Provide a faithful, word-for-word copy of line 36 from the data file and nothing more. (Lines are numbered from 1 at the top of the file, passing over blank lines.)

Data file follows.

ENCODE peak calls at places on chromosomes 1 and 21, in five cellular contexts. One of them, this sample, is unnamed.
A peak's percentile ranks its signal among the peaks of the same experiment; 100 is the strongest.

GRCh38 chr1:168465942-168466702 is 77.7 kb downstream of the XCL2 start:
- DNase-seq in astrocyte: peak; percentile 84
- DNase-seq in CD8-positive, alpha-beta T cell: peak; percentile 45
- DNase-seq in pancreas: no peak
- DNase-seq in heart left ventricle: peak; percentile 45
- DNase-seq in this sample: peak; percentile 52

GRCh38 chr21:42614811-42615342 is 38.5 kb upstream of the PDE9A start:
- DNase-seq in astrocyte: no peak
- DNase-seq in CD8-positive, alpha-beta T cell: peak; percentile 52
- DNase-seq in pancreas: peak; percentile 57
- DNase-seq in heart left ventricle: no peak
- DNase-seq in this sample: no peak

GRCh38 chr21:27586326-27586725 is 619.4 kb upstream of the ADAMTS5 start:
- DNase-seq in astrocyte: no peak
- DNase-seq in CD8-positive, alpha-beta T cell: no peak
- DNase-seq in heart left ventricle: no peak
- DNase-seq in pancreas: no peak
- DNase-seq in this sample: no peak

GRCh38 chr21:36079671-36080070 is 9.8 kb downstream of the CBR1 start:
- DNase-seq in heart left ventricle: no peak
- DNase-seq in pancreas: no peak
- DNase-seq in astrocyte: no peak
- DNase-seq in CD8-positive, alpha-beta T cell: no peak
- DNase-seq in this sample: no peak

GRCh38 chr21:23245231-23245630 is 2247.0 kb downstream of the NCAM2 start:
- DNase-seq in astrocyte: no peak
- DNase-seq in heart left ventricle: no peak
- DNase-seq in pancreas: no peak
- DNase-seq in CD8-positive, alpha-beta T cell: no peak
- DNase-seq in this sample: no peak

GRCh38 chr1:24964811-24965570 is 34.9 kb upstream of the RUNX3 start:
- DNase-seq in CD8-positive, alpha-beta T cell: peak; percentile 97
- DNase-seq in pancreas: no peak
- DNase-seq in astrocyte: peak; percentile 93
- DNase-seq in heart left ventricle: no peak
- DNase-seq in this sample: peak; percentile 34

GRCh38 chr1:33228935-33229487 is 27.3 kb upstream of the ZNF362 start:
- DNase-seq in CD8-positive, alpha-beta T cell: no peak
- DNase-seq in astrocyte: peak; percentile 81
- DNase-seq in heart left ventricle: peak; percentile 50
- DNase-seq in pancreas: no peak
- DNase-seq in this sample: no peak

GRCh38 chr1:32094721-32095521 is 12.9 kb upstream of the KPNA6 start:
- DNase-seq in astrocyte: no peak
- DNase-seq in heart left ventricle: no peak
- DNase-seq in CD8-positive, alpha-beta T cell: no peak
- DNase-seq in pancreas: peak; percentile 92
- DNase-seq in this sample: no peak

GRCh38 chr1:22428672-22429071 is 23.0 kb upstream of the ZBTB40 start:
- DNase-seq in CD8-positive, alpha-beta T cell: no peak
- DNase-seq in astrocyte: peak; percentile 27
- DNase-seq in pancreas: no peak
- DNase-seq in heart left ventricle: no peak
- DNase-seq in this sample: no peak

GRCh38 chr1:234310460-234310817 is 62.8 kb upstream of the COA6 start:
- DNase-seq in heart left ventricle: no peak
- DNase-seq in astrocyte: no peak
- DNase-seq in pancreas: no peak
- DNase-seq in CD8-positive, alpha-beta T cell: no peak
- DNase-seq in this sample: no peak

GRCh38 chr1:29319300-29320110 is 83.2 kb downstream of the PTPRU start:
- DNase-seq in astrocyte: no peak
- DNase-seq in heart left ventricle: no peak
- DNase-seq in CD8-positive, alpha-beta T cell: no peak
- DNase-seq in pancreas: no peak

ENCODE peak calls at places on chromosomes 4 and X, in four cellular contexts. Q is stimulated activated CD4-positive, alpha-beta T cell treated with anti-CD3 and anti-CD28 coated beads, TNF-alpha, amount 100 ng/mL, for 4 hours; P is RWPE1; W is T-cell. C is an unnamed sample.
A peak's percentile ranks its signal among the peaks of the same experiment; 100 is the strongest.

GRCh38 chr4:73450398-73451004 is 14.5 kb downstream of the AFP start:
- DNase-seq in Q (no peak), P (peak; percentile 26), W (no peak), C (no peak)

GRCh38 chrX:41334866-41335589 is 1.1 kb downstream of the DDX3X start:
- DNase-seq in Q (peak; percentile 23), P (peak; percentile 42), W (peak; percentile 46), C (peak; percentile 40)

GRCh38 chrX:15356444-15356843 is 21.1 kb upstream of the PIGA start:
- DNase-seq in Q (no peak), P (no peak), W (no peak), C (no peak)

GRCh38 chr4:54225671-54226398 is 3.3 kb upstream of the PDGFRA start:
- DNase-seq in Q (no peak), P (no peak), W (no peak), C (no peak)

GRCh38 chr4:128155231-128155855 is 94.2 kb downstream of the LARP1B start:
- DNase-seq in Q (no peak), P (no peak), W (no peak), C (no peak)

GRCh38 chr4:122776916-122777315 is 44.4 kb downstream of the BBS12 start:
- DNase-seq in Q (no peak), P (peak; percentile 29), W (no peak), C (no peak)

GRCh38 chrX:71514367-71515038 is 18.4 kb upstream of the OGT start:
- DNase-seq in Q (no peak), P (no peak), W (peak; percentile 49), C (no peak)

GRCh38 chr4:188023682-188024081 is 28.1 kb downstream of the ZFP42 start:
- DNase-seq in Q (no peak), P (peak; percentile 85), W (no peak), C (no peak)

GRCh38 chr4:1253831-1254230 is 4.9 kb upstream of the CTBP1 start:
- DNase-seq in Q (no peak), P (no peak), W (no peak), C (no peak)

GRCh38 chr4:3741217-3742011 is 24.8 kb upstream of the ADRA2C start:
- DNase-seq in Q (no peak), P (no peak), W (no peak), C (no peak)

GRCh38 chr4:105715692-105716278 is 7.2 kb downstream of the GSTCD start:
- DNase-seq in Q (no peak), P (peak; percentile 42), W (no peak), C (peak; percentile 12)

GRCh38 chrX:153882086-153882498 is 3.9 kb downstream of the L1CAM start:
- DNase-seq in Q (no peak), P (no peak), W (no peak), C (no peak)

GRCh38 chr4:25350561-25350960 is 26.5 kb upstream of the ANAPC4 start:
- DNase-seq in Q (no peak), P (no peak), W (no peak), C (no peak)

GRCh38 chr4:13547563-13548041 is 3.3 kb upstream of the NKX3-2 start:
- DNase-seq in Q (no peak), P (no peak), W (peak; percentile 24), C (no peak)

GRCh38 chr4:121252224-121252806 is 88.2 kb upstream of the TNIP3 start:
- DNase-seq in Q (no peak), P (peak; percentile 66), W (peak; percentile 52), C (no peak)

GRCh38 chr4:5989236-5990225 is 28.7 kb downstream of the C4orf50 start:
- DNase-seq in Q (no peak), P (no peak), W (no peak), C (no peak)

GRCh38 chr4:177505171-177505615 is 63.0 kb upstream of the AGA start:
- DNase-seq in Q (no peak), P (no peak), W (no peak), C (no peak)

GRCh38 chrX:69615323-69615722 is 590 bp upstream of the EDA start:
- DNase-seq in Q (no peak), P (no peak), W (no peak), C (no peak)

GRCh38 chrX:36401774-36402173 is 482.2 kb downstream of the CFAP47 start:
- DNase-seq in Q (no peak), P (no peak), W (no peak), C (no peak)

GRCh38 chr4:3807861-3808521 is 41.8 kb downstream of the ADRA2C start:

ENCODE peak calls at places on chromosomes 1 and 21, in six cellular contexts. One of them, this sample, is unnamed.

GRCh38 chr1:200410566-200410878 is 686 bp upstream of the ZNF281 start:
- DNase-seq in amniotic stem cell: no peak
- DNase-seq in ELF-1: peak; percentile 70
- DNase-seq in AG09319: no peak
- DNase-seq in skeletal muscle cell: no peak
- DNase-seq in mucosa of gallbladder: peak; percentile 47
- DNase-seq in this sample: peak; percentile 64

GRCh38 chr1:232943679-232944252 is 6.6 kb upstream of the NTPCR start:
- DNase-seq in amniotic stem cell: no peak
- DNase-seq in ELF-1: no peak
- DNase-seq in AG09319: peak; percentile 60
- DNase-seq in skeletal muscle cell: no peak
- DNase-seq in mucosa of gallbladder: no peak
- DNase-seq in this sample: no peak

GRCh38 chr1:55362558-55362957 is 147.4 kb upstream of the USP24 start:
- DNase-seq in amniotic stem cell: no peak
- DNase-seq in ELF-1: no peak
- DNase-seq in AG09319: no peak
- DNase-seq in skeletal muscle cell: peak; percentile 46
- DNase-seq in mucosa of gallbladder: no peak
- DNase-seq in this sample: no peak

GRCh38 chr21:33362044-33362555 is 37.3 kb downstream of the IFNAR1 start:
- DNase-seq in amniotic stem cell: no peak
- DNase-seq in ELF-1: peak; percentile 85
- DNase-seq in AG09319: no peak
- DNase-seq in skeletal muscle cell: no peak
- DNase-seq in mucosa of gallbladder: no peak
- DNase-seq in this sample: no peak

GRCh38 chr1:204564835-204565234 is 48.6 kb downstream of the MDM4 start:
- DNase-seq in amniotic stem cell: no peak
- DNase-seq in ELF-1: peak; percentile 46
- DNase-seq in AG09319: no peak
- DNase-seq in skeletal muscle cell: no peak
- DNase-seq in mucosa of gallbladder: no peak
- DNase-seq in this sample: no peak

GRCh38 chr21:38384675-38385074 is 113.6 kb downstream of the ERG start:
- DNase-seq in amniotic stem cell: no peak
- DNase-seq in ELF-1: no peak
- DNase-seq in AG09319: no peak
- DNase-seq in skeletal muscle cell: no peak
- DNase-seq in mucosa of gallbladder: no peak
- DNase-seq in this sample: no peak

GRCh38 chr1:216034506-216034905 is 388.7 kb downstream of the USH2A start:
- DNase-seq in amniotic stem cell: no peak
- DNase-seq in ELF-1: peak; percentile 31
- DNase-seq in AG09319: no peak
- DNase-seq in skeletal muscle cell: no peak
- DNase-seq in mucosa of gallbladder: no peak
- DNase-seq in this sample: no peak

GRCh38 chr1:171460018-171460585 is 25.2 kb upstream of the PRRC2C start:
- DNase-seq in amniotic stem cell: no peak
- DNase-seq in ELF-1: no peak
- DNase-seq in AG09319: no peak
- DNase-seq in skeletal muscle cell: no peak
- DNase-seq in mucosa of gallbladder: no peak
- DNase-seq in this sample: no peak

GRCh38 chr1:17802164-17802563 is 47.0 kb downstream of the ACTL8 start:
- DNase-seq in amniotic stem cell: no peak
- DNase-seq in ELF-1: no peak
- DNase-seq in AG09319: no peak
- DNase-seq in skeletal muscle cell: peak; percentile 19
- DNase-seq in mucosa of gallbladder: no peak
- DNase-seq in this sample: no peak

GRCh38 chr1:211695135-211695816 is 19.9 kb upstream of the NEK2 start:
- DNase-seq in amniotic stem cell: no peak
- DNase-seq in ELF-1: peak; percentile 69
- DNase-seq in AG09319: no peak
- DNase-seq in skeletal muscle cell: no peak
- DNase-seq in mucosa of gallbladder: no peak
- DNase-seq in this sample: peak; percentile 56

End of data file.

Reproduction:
- DNase-seq in astrocyte: peak; percentile 93